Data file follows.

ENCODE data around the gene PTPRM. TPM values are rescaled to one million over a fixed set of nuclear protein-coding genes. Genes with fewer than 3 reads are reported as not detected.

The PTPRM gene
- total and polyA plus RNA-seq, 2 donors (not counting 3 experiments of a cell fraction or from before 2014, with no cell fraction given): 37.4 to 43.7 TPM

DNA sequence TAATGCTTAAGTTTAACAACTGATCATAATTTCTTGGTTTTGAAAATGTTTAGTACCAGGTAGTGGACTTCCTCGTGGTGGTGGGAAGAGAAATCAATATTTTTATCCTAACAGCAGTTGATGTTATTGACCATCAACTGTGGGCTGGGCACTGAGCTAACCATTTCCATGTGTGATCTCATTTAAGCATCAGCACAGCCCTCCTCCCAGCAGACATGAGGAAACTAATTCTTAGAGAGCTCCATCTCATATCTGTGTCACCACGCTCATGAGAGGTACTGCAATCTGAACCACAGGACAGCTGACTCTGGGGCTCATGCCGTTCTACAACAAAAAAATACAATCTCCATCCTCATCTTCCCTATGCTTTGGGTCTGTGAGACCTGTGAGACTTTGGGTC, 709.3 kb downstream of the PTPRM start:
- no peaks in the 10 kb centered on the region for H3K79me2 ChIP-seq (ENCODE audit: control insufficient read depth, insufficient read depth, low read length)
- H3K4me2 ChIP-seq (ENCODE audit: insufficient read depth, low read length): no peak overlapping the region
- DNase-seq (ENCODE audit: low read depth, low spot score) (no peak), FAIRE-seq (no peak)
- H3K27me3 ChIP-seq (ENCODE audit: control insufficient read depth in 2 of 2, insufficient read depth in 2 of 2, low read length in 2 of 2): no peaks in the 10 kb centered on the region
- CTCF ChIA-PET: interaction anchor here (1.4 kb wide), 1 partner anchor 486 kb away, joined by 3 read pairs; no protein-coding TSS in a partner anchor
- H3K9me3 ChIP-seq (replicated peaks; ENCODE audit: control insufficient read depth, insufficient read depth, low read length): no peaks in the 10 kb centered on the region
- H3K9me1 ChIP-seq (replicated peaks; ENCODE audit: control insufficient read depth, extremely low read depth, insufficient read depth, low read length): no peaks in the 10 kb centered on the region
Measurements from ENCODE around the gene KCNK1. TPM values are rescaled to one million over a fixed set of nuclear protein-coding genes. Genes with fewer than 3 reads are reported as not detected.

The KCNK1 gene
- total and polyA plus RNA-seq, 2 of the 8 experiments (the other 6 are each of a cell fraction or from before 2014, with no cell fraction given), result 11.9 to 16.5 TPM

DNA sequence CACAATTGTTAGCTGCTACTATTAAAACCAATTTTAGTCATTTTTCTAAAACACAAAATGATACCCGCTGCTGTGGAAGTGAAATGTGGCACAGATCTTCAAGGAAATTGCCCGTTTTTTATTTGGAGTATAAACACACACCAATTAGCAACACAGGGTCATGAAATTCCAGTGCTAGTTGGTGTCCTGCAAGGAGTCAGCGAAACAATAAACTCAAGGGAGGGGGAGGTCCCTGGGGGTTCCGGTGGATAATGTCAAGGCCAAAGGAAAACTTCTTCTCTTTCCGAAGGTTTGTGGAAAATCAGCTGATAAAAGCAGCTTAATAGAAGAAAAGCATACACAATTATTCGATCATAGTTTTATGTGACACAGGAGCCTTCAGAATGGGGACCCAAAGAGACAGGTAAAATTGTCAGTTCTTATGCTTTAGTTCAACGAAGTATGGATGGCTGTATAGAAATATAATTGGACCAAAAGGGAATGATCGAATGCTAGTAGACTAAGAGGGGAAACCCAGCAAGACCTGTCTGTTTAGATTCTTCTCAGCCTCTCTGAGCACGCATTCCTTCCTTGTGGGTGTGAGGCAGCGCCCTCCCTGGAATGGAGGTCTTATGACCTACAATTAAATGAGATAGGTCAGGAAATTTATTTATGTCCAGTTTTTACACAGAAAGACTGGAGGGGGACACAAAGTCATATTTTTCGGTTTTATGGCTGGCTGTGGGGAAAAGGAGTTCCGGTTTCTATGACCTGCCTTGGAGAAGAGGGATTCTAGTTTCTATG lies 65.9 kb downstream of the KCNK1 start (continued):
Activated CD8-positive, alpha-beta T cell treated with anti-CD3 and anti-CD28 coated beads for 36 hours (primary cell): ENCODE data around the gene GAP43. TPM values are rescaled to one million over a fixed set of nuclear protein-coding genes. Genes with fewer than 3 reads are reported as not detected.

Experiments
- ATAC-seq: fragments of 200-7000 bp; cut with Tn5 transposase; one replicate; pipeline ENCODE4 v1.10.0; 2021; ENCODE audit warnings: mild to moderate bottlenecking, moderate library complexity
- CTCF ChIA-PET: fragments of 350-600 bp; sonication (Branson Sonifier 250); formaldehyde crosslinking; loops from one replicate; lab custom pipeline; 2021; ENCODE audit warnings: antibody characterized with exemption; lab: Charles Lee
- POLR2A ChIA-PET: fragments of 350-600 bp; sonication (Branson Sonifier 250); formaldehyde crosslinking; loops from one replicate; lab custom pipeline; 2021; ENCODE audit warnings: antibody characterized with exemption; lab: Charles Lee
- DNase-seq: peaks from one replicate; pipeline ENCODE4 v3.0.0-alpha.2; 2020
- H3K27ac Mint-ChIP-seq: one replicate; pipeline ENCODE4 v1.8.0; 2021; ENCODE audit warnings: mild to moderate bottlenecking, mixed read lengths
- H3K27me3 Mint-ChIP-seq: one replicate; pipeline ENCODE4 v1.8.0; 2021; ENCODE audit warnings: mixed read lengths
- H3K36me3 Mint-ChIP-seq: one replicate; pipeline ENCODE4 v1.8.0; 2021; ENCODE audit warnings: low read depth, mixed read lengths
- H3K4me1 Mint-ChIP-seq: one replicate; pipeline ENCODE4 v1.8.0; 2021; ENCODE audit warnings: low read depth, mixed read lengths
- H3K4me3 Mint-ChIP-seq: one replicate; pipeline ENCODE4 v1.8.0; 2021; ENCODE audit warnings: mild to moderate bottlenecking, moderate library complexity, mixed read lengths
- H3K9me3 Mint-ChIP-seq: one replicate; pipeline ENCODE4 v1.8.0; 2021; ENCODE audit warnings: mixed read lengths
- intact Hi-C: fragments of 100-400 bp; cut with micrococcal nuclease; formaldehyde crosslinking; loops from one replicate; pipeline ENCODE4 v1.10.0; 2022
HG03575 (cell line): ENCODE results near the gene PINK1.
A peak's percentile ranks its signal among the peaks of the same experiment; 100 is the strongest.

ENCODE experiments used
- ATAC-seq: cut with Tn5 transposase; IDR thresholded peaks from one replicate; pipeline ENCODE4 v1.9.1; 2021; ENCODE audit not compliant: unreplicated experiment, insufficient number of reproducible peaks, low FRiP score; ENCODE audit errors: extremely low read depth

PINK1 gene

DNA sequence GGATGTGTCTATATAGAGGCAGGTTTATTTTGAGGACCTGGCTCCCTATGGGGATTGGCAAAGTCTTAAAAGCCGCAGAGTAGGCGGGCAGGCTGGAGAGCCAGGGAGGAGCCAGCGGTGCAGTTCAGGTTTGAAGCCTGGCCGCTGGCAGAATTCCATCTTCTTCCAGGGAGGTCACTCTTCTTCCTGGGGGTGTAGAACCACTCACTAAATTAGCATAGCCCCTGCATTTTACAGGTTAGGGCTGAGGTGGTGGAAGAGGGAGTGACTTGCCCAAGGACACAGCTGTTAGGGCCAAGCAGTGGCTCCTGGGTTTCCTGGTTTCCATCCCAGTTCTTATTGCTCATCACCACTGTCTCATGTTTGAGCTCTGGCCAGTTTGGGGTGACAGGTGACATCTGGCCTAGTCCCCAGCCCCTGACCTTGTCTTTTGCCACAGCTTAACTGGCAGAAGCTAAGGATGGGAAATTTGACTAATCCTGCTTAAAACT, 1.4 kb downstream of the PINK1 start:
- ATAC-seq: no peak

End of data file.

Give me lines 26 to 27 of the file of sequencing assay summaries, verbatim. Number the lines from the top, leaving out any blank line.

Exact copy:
- H3K4me3 Mint-ChIP-seq: one replicate; pipeline ENCODE4 v1.8.0; 2021; ENCODE audit warnings: mild to moderate bottlenecking, moderate library complexity, mixed read lengths
- H3K9me3 Mint-ChIP-seq: one replicate; pipeline ENCODE4 v1.8.0; 2021; ENCODE audit warnings: mixed read lengths